A woman who lived with a foster parent accused of child sexual assault is defending him, saying she believes he’s innocent.
Selena Puente was 17 when she ended up in Miguel Briseno’s home in 2009.
Medina and Bexar counties have built a case against Briseno following claims made by three women who were teenagers under his care between 2005 and 2010.
“Those things being said about him, they’re not true,” said Puente, while standing outside the Devine house she called home for 11 months.
Puente had been through about nine foster homes before ending up with the Brisenos.
“My experience here was the best I had in foster care with (Child Protective Services),” she said.
Puente moved out at 18 but returned later and stayed in touch with them for some years.
“My dad literally radiates love. There’s no way he hurt anybody,” she said.
Puente said she was heartbroken and in disbelief after finding out about his arrest. She said during her time there, she never saw or experienced anything that would lead her to believe something was wrong.
“If for some reason things were going on before I got here, I still don’t believe the man that was my dad did those things,” she said.
Puente doesn’t have a motive as to why the women would make the allegations now.
“I stand behind my parents 100 percent,” she said. “I’m not dismissing what these other girls are saying, because people are going to say you don’t know what happened behind closed doors.”
Puente said Briseno is not the monster people are making him out to be.
Investigators have asked for other females fostered in the Briseno home to come forward if they have information.
Child Protective Services issued the following statement:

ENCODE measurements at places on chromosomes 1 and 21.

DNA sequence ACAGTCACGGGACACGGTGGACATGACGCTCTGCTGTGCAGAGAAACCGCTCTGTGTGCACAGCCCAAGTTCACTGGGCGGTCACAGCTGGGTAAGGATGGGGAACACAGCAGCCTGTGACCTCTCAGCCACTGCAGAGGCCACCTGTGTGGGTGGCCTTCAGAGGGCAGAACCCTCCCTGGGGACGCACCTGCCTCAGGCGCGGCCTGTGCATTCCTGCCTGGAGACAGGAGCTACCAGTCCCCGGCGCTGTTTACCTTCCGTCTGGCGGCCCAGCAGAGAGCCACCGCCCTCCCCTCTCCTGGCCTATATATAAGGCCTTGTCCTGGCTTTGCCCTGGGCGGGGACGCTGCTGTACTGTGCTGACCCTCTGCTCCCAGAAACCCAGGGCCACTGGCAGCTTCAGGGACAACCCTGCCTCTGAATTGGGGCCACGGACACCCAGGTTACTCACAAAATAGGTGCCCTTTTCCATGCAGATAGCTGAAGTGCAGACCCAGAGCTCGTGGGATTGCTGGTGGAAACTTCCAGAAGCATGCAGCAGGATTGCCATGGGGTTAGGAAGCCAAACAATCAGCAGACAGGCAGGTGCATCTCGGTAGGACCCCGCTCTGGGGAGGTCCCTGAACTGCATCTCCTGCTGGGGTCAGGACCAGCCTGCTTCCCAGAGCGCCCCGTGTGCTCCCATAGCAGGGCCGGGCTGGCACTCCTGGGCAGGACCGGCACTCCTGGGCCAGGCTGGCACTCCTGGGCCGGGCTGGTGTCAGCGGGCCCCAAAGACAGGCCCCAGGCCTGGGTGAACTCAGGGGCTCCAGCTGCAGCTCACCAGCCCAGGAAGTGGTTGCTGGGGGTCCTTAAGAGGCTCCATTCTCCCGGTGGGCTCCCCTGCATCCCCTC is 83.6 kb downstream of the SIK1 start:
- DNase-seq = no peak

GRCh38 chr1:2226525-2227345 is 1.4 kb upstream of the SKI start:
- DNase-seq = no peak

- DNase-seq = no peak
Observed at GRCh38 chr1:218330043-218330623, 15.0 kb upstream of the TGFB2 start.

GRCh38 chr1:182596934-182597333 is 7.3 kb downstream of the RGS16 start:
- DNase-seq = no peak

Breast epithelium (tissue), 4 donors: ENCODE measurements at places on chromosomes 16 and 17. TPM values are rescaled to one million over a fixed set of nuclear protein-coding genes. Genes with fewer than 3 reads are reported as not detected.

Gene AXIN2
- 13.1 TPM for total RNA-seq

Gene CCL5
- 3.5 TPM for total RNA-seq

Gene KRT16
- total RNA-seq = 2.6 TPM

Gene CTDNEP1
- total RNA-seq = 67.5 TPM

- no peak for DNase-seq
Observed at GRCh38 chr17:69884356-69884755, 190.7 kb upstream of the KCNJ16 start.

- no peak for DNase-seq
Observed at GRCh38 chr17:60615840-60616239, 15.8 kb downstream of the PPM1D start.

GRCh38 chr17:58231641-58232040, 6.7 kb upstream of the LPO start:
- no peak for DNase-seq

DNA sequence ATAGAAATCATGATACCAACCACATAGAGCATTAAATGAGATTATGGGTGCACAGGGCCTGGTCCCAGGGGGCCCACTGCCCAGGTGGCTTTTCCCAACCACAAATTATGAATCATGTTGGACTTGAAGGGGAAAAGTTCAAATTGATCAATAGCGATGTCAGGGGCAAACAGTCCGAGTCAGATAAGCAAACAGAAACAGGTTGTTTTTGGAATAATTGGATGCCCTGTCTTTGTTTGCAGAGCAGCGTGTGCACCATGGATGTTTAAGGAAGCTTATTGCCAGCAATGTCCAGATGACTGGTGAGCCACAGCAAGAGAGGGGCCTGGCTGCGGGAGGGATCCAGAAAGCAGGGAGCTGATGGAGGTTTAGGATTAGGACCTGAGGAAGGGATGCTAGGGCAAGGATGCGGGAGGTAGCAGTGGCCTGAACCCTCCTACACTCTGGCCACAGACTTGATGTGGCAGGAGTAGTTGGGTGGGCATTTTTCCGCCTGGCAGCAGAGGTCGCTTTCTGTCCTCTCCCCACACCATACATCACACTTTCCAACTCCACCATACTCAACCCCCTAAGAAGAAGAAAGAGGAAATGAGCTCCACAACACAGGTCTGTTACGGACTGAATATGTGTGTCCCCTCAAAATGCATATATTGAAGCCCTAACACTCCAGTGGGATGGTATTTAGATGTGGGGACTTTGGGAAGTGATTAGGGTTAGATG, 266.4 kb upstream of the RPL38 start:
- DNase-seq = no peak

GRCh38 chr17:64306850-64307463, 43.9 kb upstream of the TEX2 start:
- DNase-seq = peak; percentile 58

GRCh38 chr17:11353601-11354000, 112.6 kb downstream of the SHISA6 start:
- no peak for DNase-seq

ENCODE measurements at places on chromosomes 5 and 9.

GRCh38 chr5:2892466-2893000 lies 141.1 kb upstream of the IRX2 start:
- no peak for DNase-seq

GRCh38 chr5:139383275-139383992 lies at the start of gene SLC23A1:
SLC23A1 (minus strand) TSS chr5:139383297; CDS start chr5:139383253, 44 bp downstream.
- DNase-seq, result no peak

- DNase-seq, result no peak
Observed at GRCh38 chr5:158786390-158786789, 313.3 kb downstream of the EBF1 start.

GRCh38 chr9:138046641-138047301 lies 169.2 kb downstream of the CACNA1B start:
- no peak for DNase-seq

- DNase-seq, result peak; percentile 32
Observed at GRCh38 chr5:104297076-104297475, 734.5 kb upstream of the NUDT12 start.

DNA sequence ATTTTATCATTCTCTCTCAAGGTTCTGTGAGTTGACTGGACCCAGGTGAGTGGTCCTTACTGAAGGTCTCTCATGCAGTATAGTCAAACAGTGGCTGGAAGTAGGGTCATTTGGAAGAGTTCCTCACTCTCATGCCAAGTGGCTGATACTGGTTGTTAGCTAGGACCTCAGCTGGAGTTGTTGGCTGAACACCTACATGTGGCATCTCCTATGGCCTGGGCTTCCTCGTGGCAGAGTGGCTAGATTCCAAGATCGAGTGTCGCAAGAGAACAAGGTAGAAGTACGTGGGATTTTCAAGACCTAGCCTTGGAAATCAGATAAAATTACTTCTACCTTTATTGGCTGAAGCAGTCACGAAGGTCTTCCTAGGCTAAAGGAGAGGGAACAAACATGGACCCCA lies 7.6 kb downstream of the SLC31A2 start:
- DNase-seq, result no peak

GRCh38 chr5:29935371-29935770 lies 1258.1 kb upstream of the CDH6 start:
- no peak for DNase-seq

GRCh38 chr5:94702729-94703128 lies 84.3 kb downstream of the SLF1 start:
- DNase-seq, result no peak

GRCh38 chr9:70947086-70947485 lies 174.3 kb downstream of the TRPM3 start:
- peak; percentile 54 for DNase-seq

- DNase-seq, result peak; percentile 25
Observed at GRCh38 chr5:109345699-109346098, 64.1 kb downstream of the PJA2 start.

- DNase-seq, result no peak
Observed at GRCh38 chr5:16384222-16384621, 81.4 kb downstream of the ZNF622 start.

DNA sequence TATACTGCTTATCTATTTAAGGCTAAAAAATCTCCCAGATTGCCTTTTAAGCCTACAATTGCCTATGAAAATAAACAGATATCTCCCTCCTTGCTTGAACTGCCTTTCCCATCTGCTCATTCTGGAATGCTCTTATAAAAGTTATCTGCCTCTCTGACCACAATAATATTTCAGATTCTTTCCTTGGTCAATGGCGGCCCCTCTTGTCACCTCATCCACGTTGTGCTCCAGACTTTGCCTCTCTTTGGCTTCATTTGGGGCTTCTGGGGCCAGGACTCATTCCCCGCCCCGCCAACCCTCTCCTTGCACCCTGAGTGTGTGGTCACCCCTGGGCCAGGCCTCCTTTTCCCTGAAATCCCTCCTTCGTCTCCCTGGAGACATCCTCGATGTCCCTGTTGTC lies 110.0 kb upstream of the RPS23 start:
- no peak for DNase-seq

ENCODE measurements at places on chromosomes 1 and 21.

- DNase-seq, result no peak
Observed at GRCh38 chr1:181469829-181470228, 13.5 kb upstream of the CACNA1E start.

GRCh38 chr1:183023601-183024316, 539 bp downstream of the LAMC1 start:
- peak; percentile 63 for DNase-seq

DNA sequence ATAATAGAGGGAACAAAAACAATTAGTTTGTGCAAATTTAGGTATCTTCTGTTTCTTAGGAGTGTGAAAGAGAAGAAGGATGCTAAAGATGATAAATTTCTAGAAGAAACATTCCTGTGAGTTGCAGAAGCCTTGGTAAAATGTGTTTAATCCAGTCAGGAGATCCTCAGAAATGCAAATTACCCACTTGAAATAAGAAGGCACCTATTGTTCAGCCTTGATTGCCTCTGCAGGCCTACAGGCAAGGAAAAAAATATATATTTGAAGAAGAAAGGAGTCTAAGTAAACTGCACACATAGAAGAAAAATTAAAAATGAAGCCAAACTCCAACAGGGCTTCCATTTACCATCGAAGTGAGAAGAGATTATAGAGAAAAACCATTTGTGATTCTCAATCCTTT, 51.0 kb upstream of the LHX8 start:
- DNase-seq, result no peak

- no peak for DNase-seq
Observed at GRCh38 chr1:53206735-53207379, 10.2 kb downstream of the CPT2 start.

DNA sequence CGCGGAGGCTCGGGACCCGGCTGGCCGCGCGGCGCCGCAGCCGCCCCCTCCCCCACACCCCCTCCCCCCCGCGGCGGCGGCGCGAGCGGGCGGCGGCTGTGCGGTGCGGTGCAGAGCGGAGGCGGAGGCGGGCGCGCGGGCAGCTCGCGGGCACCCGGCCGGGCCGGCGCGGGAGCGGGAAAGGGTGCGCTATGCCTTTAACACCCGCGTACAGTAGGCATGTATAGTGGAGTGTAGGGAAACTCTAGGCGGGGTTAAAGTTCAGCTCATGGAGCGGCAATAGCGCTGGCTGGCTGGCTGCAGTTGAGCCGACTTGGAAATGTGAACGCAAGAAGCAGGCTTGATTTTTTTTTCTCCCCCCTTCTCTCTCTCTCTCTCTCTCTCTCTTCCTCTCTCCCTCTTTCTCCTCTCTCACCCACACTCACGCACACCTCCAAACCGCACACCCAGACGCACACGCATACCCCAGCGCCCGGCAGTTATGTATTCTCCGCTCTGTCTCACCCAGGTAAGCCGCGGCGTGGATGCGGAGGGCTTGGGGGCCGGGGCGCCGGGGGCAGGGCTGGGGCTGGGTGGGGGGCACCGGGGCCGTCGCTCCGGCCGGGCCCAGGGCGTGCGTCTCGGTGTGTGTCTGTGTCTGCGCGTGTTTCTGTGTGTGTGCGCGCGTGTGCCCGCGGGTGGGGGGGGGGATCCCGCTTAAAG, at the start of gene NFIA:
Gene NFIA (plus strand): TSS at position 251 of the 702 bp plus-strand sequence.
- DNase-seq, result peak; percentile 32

“We found out about this arrest late yesterday from the media, and now that we are aware of the investigation of incidents from 2005 to 2010, we are cooperating fully with all law enforcement agencies involved and sharing all information that we have.
“The descriptions of the alleged incidents are sickening. It is important to note that once we became aware of sexual abuse allegations reported to us in 2013, we immediately stopped all foster placements into that home.
“Here is how placement works:
“CPS is the legal parent of a child in foster care. All foster homes in Texas belong to networks of foster homes known as child-placing agencies, or CPAs, that are licensed by the state. The CPAs recruit, train, and are responsible for approving or ‘verifying’ each foster parent and foster home as suitable for foster care.
“When a child is removed into foster care, and CPS determines that a foster home is the best placement, CPS will contact a CPA and inquire about available placements in that CPA’s network of foster homes. Based on the recommendation of the CPA, CPS will either agree with a specific placement or seek another placement.
In this case, the Briseno home was verified, or approved for placements, by Therapeutic Family Life from 2002 until 2009. The foster parent then moved to another CPA, Refuge House San Antonio, that kept that home verified for placements until 2016. However, as we indicated earlier, CPS did not make any placements after April 2013.”